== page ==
Think Greek Gorgon, Medusa, Hydra; Hindu Kali, Durga. We'll take up the story from there.

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Re: The Story of Venus

Unread postby David Talbott » Sat May 10, 2008 10:40 am

Venus and the female chaos monster.

Up to this point we've barely touched the "doomsday" image of Venus, which adds the greatest texture to the ancient identity of the planet as the "terrible goddess" and as the Great Comet. This will require a look at what happens to Venus' discharge streamers and to the material stretching between Mars and Venus in the more unstable episodes. For starters, three prominent aspects must be noted, though more will have to be added to place events in context.

--The stream of material between Mars and Venus acquires a spiraling form.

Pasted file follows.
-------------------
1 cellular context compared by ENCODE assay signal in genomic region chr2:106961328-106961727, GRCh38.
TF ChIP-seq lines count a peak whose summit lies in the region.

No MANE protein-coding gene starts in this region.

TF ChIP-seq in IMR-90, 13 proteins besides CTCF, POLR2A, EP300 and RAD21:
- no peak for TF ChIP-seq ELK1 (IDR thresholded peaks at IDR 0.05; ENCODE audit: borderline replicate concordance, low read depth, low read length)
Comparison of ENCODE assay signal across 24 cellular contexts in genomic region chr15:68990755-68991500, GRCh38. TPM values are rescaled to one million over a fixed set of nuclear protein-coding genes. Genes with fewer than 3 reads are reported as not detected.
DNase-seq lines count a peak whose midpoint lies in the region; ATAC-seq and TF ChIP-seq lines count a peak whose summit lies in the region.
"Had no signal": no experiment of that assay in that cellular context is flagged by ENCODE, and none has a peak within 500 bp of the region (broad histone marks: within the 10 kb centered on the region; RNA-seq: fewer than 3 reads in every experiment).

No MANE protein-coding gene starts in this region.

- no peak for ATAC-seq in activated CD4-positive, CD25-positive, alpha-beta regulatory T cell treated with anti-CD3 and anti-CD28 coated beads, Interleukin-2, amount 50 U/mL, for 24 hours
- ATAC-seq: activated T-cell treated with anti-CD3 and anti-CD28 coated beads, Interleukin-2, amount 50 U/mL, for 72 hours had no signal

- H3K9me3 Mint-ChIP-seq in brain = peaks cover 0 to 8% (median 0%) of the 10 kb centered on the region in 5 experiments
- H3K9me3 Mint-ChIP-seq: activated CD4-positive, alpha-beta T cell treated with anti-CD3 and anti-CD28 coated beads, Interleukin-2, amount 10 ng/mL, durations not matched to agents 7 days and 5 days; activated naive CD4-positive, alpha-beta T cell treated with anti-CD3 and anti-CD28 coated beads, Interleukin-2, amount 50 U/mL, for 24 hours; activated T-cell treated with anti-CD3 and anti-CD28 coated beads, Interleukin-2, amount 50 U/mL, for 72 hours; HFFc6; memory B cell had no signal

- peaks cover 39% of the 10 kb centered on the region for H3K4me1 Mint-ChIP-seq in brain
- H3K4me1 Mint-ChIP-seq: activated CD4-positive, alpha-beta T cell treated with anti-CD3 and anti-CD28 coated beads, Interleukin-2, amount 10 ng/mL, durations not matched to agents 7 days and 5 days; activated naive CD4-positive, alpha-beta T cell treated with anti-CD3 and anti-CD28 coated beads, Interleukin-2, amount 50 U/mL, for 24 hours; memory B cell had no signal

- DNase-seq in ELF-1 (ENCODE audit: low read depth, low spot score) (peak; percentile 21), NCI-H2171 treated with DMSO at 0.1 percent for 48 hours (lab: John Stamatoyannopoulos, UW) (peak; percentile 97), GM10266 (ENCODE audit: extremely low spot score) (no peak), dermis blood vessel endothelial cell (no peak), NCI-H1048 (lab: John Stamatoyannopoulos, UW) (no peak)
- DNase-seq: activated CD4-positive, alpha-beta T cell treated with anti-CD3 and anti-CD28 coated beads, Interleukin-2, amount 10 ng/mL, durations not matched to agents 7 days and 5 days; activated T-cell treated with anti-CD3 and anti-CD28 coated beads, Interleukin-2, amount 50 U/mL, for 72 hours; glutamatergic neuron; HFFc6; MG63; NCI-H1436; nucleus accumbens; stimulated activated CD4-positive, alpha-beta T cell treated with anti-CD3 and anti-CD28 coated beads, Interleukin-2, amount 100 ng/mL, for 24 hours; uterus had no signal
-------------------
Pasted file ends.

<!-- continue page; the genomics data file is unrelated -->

--Venus' discharge streamers take on a chaotic, undulating, or serpentine appearance.
--The discharge streamers gather into an organized whorl.


Since the spiraling form is so closely tied to the organization of the "enclosure of the gods"--a massive subject--I will simply note here what I suggested in the discussion in Part 3 of the Crowns of Sages and Warrior Kings White Crown of Egypt. As Venus began to move off axis, the White Crown form gave way to a new form as the spiraling sidelock:
Sidelock.jpg
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Though I'm skipping over a lot here (a few bits of which you can pick up from the Part 3 of the Crown thread), a good indication of what happens to the White Crown form can be seen in this image from Sardinia:
SardiniaCrown.jpg

But again, check the Crown thread for views of minor displacement creating significant changes in appearance, due to line of sight. (Particular emphasis on the Mithra cap.)